Dazzling beaches, world-class cities, and $9 healthcare—what’s not to love?
Whether you want to spend your golden years on a Caribbean beach or European village, the idea of retiring abroad sure is appealing. Foreign countries can sometimes offer cheaper housing, better healthcare, and excellent tax incentives—not to mention those aforementioned beaches. But how should you decide where to settle down? We suggest you check out the 2022 Retirement Index from International Living, an annual list of destinations where a retired couple can live comfortably on as little as $2,000 a month.
Now in its 31st year, the Retirement Index pulls information from hundreds of on-the-ground editors and correspondents around the world. Along with the editors’ personal accounts, the countries are quantified across 10 categories: Housing, Benefits & Discounts, Visas & Residence, Fitting In/Entertainment, Development, Climate, Healthcare, Governance, Opportunity, and Cost of Living. The goal is to find locations where retirees can spend less money, live happily and healthily, and experience a new country without straying too far from all that is familiar.
The top 10 countries for 2022 are a mix of cultural hubs in Europe and outdoor havens in Central and South America (we might not want until retirement to consider to these spots ourselves). Without further ado, here are the best places to retire, around the world.
Uruguay is relaxed, easy to navigate, and offers a great mix of vibrant cities and natural beauty—in other words, it’s an excellent place to retire. You can find beaches on the coast and cattle farms on the interior, with temperatures rarely (if ever) dipping below freezing across the entire country. The capital city of Montevideo boasts excellent parks and public squares, trendy cafés, and tons of bars and restaurants along the Rambla, a waterfront walkway stretching 13 miles.
If you’re looking to settle down in a beach town, you’ll find a thriving expat community in the resort town of Punta del Este. You can work with English-speaking relocation specialists in both Punta del Esta and Montevideo, who will walk you through the visa process, help you sign up for healthcare, and open a bank account. But the best part about retiring in Uruguay? Your social security and pension will not be taxed.
Cost of living: While the cost of living in Uruguay is not as low as it was 15 years ago, you can still get a lot for a little here if you’re coming from the States. A two-bedroom apartment in Montevideo averages around $650 per month, with HOA fees and utilities adding on a couple hundred bucks. An expat couple can live extremely comfortably for $3,000 a month, which factors in healthcare, transportation, groceries, and entertainment.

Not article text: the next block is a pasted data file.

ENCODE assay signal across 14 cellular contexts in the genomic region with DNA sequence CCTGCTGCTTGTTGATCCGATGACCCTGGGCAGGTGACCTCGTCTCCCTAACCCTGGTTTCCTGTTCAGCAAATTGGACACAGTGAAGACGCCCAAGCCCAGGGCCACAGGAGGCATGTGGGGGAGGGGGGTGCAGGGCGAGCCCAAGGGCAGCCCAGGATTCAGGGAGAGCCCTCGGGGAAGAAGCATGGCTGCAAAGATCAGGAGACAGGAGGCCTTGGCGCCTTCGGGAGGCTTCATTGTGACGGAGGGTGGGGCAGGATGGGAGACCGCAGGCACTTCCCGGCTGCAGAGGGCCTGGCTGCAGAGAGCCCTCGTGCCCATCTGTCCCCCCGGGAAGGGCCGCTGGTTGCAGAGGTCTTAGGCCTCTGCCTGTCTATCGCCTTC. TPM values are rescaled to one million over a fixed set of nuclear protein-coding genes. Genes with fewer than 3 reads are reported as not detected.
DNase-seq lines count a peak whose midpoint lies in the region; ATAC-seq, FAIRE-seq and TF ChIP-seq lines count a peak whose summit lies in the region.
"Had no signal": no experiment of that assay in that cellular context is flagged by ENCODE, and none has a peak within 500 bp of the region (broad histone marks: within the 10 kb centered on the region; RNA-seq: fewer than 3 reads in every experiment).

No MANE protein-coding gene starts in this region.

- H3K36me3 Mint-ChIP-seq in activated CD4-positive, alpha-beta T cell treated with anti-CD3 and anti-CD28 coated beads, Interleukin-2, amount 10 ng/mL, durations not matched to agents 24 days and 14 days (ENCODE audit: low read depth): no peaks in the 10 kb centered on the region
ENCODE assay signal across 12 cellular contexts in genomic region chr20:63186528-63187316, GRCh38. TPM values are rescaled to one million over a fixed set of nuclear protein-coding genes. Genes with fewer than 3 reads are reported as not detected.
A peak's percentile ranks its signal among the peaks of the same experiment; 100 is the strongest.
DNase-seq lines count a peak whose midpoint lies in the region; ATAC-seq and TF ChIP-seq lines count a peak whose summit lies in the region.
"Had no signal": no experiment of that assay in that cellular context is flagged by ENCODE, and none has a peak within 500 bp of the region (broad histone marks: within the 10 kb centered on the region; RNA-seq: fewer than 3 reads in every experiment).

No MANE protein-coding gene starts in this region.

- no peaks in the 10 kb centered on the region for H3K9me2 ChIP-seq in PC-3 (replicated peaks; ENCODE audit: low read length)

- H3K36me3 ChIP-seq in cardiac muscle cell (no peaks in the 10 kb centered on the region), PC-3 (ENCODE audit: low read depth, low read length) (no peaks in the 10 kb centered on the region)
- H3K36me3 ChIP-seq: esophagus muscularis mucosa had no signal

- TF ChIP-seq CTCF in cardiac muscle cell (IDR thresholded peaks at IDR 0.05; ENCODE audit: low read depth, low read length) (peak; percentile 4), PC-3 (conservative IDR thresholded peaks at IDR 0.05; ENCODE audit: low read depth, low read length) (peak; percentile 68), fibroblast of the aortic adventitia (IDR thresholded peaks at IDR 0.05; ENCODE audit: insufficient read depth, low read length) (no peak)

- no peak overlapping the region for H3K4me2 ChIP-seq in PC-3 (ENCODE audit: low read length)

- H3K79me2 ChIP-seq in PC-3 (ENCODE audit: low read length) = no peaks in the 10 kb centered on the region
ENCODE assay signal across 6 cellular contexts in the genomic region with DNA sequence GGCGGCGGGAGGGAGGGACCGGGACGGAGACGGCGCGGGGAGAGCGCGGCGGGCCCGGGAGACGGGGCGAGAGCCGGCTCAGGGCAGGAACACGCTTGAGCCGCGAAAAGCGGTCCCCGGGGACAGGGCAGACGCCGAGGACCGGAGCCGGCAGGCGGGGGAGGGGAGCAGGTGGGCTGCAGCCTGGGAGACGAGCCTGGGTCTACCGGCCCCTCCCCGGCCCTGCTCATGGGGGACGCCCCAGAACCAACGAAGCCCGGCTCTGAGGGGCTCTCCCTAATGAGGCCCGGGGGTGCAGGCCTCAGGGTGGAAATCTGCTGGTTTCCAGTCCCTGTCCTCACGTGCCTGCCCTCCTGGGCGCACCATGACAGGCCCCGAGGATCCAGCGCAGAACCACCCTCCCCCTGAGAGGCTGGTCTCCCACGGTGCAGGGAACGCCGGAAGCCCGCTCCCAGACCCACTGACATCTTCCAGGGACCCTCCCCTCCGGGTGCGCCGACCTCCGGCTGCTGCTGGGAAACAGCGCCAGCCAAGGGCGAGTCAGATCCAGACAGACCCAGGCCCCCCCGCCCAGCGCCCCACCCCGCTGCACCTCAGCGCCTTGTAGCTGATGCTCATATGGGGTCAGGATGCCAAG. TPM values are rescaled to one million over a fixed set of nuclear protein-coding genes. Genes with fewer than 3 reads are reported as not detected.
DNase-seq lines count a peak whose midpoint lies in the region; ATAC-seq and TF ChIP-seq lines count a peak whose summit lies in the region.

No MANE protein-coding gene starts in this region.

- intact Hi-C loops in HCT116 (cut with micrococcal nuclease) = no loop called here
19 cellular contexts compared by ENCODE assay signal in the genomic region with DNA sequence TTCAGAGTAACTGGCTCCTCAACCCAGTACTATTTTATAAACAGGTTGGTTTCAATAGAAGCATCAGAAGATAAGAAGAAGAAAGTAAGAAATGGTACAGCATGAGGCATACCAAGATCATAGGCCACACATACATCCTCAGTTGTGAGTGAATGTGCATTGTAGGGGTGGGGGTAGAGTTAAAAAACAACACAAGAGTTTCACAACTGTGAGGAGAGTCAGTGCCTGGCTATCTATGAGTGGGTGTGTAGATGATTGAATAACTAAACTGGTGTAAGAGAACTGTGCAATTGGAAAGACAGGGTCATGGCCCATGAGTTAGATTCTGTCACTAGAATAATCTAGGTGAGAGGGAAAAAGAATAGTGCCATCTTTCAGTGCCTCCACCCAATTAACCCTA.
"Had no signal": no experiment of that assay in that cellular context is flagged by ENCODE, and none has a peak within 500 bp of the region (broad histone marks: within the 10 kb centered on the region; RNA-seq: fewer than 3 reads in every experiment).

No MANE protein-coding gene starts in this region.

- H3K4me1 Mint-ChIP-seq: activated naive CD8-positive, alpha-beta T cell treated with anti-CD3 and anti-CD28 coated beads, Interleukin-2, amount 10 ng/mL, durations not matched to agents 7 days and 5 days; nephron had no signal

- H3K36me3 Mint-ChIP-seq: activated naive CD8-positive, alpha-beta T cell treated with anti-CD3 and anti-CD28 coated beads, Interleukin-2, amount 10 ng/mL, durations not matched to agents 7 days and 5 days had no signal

Healthcare: Uruguay offers an affordable private hospital membership plan called a mutualista, which is an excellent option for residents and long-term expats. Once you apply to a hospital’s plan and get accepted, you pay a monthly fee (typically around $50-60) in exchange for routine appointments, emergency room visits, and surgeries, plus discounts on medication.
Visa requirements: To become a legal resident, you need to pass a criminal background check and have a monthly pension of around $1,500. You must first enter Uruguay on a tourist visa, then apply for residency in person at the national immigration office in Montevideo. It can take up to a year for the completed residency application to be processed, but you don’t have to wait for approval before you can get a driver’s license, open a bank account, or purchase real estate.
It’s never too late to improve your quality of life, and that’s pretty much a guarantee if you retire in Spain. The country offers a wonderful climate, high mental and physical wellbeing among citizens, and a way of life that values good food and leisure (hello, siestas). Towns along the Mediterranean coast offer 300-plus days of annual sunshine, ensuring you won’t have to spend your retirement years shoveling snow or waiting out the cold indoors.
Aside from great food and great weather, Spain also has plenty of cultural offerings. You truly can’t beat the architecture in Barcelona, the shopping in Madrid, the museums in Valencia, and the flamenco shows in Andalusia. Add to that some great healthcare, dependable infrastructure, and abundance of English speakers, and you have yourself an extremely comfortable retirement destination.
Cost of living: The cost of living in Spain is less than most expect. A couple can live very well on the coast for between $2,200 to $2,400 per month. That number goes up in Madrid and Barcelona, but down in smaller regional towns.
Healthcare: Expats are required to carry private health insurance for the first five years of residency. You have dozens of options to choose from, but you can expect rates around $136 per month for a healthy person in their early 60s—and that covers everything with no deductible or co-pay, including lab work and dental.
Visa requirements: The visado residencia (residence visa) is the most common option for retirees. Applicants must have an annual income of at least $29,027 and submit a good deal of paperwork, all of which can be found on the Ministry of Foreign Affairs’s website. Another option is to apply for a Golden Visa, which requires a real estate investment of €500,000 (about $567,817).